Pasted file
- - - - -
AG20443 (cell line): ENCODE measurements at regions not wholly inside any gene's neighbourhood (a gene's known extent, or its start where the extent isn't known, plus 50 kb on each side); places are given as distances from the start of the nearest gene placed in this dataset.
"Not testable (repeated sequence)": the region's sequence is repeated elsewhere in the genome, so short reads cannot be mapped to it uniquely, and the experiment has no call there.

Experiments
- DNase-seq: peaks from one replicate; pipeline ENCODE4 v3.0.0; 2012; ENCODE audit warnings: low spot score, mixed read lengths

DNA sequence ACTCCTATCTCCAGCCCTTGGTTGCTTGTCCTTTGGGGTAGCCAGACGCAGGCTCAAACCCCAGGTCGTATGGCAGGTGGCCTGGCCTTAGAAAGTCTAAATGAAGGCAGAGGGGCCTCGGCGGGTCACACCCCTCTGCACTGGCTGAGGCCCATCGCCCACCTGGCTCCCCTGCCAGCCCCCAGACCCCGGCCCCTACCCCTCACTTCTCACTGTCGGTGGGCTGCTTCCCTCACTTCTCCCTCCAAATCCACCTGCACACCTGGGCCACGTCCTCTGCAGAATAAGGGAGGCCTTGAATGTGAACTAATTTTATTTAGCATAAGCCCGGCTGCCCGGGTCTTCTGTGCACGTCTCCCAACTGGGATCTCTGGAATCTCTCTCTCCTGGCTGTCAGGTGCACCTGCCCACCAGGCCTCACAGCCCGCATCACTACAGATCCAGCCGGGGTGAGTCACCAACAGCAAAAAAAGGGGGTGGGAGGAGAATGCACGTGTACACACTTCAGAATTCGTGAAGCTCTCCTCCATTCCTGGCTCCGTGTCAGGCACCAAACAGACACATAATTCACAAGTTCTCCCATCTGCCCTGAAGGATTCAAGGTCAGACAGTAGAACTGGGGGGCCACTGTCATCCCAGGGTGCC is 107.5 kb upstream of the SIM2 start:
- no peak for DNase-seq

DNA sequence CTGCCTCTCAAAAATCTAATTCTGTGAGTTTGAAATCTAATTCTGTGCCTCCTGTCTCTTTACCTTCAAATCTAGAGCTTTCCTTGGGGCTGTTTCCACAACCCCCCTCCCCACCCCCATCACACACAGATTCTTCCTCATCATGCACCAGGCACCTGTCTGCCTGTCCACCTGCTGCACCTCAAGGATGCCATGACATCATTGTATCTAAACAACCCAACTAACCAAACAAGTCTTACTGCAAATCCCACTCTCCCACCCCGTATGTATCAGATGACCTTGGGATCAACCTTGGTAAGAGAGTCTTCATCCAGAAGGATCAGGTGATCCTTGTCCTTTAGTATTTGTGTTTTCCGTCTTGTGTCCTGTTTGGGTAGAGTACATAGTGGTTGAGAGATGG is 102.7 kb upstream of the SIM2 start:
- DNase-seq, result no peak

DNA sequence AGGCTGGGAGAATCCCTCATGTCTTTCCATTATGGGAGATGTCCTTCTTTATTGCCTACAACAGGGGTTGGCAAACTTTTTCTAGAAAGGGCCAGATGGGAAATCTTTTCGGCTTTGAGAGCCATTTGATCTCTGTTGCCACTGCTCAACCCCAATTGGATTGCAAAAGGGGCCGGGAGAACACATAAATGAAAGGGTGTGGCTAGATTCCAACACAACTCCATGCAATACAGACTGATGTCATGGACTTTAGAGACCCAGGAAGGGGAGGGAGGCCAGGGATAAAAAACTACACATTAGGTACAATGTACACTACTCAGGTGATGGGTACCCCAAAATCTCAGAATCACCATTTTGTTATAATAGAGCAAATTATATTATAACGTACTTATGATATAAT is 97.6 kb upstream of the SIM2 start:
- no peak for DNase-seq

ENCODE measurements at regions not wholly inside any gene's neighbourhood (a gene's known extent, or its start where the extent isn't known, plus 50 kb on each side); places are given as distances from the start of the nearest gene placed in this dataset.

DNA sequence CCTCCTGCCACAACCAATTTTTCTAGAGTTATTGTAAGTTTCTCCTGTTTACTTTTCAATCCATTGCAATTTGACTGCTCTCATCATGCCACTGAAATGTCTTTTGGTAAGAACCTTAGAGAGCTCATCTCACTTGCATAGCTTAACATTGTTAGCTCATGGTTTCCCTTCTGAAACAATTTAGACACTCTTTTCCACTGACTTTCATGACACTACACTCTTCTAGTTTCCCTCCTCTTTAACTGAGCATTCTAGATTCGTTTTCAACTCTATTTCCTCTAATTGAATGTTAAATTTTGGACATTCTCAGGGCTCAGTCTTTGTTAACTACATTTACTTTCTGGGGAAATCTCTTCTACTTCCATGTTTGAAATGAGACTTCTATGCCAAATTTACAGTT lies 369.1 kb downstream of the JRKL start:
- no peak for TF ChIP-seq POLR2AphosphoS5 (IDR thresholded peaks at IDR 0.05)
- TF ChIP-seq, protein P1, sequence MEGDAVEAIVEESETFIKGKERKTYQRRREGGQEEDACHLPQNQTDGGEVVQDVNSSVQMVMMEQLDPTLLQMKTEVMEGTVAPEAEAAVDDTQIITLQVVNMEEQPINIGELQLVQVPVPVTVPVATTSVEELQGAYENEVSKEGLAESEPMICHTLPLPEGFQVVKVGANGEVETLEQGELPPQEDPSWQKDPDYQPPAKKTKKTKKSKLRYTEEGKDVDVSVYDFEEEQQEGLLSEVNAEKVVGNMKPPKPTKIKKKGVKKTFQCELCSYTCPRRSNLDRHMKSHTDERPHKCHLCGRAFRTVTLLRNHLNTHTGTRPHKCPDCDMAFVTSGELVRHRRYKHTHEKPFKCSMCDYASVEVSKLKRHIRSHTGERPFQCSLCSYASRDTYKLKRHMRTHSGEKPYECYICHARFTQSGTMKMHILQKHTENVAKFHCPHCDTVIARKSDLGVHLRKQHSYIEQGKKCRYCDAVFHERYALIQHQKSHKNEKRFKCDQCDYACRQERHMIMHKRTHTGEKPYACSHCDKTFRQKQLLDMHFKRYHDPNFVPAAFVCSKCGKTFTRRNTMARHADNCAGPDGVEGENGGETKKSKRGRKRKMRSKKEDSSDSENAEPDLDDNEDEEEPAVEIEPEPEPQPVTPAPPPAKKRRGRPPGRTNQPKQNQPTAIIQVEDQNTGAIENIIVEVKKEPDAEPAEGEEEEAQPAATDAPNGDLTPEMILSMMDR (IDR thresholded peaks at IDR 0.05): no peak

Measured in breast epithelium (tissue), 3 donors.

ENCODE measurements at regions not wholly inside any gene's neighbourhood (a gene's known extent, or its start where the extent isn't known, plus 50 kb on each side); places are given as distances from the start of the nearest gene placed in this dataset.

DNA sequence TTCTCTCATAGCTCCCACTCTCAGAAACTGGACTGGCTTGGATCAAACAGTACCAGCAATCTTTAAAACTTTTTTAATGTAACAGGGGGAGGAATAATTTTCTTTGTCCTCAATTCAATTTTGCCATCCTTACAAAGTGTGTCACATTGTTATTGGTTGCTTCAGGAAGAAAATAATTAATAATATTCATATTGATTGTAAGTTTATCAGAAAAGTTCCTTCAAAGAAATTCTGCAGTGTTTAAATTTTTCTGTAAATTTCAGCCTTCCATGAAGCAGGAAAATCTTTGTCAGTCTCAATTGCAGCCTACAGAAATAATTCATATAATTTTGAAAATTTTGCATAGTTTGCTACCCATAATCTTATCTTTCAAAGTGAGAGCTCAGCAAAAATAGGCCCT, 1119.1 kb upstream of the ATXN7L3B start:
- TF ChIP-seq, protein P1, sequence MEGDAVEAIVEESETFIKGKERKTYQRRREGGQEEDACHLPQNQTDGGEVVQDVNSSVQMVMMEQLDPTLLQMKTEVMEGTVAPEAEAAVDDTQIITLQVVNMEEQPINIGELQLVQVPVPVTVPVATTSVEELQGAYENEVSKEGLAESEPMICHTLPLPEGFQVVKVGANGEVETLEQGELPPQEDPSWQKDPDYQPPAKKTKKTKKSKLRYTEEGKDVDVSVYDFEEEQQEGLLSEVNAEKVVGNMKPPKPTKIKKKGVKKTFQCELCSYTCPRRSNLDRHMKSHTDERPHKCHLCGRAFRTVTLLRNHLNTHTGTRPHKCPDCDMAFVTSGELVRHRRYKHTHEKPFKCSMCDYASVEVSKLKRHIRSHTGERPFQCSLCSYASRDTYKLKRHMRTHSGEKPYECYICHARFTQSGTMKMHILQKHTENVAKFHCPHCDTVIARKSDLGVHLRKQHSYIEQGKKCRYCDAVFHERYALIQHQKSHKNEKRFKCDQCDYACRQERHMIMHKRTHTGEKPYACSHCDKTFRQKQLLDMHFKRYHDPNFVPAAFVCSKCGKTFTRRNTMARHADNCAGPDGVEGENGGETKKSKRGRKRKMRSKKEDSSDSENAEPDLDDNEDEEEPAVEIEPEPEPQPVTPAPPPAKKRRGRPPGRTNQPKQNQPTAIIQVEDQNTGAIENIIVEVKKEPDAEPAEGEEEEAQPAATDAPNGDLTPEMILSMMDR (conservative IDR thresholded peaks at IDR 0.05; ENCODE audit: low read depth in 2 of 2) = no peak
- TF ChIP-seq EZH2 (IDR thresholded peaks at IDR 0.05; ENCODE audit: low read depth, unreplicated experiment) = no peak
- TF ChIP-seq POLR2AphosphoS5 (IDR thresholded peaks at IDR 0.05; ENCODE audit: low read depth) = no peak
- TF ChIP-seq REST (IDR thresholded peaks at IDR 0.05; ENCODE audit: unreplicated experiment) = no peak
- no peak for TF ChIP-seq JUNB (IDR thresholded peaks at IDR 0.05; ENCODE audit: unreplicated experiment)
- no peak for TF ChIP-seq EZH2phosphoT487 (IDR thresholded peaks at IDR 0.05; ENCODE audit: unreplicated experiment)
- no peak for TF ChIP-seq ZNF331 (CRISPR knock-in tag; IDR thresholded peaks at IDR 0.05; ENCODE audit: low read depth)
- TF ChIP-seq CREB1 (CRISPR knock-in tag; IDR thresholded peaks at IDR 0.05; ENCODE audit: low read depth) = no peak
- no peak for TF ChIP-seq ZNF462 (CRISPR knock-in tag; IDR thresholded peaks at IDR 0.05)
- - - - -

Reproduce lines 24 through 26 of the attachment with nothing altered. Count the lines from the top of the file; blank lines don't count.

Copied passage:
- no peak for TF ChIP-seq ZNF331 (CRISPR knock-in tag; IDR thresholded peaks at IDR 0.05; ENCODE audit: low read depth)
- TF ChIP-seq CREB1 (CRISPR knock-in tag; IDR thresholded peaks at IDR 0.05; ENCODE audit: low read depth) = no peak
- no peak for TF ChIP-seq ZNF462 (CRISPR knock-in tag; IDR thresholded peaks at IDR 0.05)